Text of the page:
Instrumental Evaluation

When the clinical evaluation identifies swallowing problems without obvious physical manifestations, an instrumental evaluation is typically recommended. The structures involved in swallowing may be visualized by radiologic procedures, such as an upper gastrointestinal (UGI) series and videofluoroscopic swallow studies (VFSS), and/or endoscopic procedures, such as flexible endoscopic evaluation of swallowing (FEES). Evaluation by a UGI series, VFSS, and FEES may establish a diagnosis of dysphagia by identifying a specific pathophysiology; however, these tests may fail to detect aspiration even in children who aspirate, particularly when aspiration is episodic. Therefore negative findings for aspiration should be interpreted with caution.

Upper Gastrointestinal Series

UGI series may provide important information for children with anatomic anomalies, particularly when the anomaly is distal to the oropharynx. UGI study allows for assessment of the anatomy and physiology of the esophagus, stomach, and duodenum and identifies gastrointestinal (GI) obstructions and malrotation. In addition, it serves as a screen of oropharyngeal structure and function. Liquid barium may be administered orally or by nasogastric tube, depending on the specific diagnostic questions and whether the child is at risk for aspiration secondary to swallowing dysfunction.

Videofluoroscopic Swallow Study

VFSS, sometimes referred to as a modified barium swallow study, images the structures of the oral cavity, pharynx, and cervical esophagus during deglutition. It is useful to evaluate children suspected to have oropharyngeal dysphagia and as a screening test for GI structures distal to the cervical esophagus. The goals of VFSS are to provide information that helps to 1) determine whether anatomic or structural abnormalities are present; 2) ascertain whether coordination of the structures and functions of the upper aerodigestive tract supports safe and efficient bolus passage; and 3) identify strategies that enhance the safety and efficiency of feeding. During VFSS, children ingest liquids and/or foods impregnated with barium contrast material to simulate functional feeding as closely as possible. Consequently, children must be ready, willing, and able to cooperate with VFSS.

Flexible Endoscopic Evaluation of Swallowing

FEES is an extension of the routine flexible fiberoptic nasopharyngolaryngoscopy examination, and it can be used to evaluate the structures and functions of the nasopharynx, oropharynx, and larynx during phonation, spontaneous swallows, and swallows of liquids and foods. FEES may be particularly useful in nonoral feeders, those unable to cooperate with VFSS, in children with vocal fold dysfunction, or in those with questionable ability to handle their secretions.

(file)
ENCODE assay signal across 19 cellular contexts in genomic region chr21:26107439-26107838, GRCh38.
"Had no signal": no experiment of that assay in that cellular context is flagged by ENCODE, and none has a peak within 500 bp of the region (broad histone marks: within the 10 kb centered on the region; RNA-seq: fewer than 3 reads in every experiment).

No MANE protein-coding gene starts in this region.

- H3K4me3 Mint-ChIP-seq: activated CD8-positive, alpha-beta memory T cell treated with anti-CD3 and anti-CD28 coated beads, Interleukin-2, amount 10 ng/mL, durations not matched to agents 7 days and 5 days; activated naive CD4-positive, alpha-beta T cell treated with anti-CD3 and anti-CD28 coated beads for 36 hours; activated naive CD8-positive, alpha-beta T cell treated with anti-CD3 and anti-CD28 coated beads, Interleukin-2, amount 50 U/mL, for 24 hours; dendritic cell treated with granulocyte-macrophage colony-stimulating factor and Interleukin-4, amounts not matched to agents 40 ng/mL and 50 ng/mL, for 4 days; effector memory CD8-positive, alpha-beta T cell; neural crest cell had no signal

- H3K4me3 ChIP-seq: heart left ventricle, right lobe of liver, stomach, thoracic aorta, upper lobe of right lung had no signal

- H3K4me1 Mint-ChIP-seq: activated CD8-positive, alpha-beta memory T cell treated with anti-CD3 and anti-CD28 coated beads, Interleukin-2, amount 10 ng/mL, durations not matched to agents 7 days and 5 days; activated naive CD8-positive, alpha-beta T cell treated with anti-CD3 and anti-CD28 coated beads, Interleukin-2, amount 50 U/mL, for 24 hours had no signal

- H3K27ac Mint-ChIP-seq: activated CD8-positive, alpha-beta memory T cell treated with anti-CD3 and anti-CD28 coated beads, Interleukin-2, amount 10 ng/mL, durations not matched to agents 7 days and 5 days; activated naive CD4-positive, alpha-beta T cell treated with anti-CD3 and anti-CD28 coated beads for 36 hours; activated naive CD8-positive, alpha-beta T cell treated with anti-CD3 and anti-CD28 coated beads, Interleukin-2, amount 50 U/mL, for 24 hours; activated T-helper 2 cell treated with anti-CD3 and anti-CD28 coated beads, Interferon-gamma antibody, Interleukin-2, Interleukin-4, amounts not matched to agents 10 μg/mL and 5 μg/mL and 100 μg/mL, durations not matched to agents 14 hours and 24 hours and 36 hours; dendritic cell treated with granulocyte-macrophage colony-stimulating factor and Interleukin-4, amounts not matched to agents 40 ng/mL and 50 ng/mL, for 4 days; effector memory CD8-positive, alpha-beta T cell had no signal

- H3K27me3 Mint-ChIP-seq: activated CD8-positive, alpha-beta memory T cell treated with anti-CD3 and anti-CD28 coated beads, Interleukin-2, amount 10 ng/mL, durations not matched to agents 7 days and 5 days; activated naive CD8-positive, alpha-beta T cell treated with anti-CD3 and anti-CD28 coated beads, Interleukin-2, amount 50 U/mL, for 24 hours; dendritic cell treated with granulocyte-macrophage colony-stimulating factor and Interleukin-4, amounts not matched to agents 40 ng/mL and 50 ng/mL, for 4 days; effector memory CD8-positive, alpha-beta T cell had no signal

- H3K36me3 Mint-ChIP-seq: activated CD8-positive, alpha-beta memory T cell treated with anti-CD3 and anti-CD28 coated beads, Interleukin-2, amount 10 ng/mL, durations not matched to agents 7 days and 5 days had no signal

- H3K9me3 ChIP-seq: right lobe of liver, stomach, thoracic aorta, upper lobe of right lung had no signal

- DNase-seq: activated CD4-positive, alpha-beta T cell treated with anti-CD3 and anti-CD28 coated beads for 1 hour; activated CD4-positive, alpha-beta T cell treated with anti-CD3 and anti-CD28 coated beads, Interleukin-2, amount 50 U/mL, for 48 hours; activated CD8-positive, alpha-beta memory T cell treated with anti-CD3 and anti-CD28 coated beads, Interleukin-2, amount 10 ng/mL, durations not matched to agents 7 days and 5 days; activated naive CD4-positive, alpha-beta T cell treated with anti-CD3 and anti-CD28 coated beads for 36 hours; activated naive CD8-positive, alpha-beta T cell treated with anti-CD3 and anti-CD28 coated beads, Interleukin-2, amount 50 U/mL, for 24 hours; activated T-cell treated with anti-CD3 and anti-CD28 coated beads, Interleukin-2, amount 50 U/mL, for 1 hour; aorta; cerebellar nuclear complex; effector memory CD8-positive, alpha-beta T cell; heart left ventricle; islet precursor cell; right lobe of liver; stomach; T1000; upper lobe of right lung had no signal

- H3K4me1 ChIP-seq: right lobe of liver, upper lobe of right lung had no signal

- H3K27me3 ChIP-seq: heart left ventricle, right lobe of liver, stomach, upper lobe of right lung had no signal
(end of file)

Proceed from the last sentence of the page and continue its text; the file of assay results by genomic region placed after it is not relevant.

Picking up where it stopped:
FEES may provide sensory information when the endoscope touches adjacent mucosa or structures. FEES plus sensory air pulse testing (FEES-ST) allows standardized evaluation of responsiveness to sensory input (calibrated air pulses administered endoscopically). Studies have demonstrated the utility of FEES-ST for the evaluation and treatment of children with specific diagnostic conditions (e.g., type I laryngeal clefts) and during preoperative evaluations for pediatric airway reconstruction. Elevated thresholds of laryngopharyngeal sensation have been documented in children with clinical diagnoses of recurrent pneumonia, neurologic disorders, and gastroesophageal reflux disease (GERD). Table 30-1 outlines the utility of using VFSS and FEES based on the anatomic or structural condition.

TABLE 30-1

Anatomic Locations, Conditions, Phases of Swallowing Dysfunction, and Utility of Videofluoroscopic Swallow Studies and Flexible Endoscopic Evaluation of Swallowing

Anatomic Location Anatomic or Structural Condition potential phase of swallowing impairment Indication for VFSS Indication for FEES
Oral Pharyngeal Esophageal
Nose and nasopharynx Midface hypoplasia Yes Yes ± ±
Piriform aperture stenosis Yes Yes ± ±
Deviated septum Yes Yes No No
Encephalocele Yes Yes No No
Tumor Yes Yes No No
Choanal atresia Yes Yes No No
Adenoid hypertrophy Yes Yes No No
Oral cavity and oropharynx Cleft lip/palate Yes No No
Micrognathia or retrognathia Yes Yes ± ±
Macroglossia Yes Yes ± ±
Tumor Yes Yes ± ±
Hypopharynx and larynx Vallecular cyst Yes No No
Laryngomalacia Yes ± ±
Vocal fold paralysis/paresis Yes Yes Yes
Laryngeal web Yes ± ±
Posterior laryngeal cleft Yes Yes Yes Yes
Subglottic stenosis Yes S ± ±
Subglottic hemangioma Yes S ± ±
Trachea and esophagus GERD S Yes ± No
Eosinophilic esophagitis S Yes ± No
Vascular ring Yes ± No
Tracheal stenosis Yes ± No
Tracheomalacia Yes ± No
Tracheoesophageal fistula Yes ± No

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Jul 15, 2019 | Posted by in OTOLARYNGOLOGY | Comments Off on Aspiration and Swallowing Disorders